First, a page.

Date of Award
Doctor of Philosophy (PhD)
Resa Crane Bizzaro, Ph.D.
Gian S. Pagnucci, Ph.D.
Sharon K. Deckert, Ph.D.
Glenn Anderson, Ph.D.
Patric A. Bizzaro, Ph.D.
The creation of an academic American Sign Language (ASL) dictionary to inform signers of ways to approach an academic style of written English is an important tool to help deaf students enter into the First-Year Composition (FYC) community within postsecondary education programs and institutions.
While the Deaf community is in need of a dictionary specifically for its ASL users, the difficulty of compiling a dictionary in ASL is challenging because large corpora of written texts in ASL do not exist and copious recordings of conversations are not feasible. As a proficient user of ASL, I have noticed that students use signs in a conceptual way. While they fully understand the concept of each sign, they often only have one English word to use for translation. Using available English dictionaries and creating a corpus, I have compiled a dictionary to assist Deaf students and their teachers in developing vocabulary, extending usage, and enhancing style.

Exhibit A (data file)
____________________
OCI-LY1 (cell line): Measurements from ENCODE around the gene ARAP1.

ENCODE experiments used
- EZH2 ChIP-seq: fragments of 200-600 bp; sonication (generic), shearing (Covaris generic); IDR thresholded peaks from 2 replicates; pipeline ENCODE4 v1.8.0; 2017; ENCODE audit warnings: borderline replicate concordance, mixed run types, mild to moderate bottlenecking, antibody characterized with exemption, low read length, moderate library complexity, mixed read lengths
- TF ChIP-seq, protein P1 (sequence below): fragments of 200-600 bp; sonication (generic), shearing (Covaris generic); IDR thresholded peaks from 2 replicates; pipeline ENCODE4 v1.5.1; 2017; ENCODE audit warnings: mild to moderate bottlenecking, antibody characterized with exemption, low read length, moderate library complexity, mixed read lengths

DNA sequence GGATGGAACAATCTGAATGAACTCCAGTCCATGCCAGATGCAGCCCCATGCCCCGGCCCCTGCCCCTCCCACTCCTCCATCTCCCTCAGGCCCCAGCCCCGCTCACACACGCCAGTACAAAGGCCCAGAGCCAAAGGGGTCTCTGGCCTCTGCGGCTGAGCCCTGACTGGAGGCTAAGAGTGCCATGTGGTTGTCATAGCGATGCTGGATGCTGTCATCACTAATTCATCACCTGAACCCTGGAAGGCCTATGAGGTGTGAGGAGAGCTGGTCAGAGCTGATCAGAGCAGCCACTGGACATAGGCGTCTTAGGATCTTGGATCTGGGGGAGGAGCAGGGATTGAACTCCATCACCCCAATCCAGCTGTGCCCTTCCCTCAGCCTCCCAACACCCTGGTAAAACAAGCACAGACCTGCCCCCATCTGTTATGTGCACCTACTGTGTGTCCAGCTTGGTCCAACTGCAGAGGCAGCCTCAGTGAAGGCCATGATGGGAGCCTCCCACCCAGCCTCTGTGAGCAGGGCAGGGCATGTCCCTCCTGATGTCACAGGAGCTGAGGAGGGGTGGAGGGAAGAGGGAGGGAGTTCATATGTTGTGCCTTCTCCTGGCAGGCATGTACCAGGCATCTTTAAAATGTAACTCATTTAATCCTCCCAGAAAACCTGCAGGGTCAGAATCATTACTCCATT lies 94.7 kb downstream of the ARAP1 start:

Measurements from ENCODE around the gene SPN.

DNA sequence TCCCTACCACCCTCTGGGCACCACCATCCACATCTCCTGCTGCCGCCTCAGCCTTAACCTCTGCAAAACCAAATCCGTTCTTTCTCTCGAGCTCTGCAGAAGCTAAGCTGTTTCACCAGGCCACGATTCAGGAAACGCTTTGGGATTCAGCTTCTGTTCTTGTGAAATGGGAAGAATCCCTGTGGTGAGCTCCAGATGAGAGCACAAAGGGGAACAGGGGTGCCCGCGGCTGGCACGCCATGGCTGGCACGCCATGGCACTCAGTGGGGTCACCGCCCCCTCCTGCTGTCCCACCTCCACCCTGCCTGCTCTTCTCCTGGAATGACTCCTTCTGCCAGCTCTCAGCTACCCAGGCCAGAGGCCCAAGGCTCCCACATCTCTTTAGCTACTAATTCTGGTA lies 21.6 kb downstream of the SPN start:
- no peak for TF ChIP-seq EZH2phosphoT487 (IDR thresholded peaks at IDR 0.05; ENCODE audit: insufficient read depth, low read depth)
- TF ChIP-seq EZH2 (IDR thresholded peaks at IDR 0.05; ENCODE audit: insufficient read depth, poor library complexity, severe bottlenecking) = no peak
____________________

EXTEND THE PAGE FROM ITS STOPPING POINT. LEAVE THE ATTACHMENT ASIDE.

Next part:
The dictionary provides Deaf students with a tool to improve their academic writing and build their self-esteem. Additionally, the dictionary will help Deaf students to participate more fully in the FYC milieu, which will bring about an awareness of Deaf culture and improvements in writing pedagogy. The Academic ASL Dictionary is designed for an already competent user of ASL. While other sign language dictionaries have been compiled for translation purposes only, the creation of a dictionary for ASL users is valuable to the field of composition because it will not only teach students the deeper and more academic meaning of words and signs but also provide them with specific phrasing to use while composing papers.
Cobb, Gretchen Thom, "Habitus of Deafhood: Compiling a Corpus-Based Academic ASL Dictionary Using the Sociolinguistic Practices of Deaf Individuals" (2017). Theses and Dissertations (All). 1421.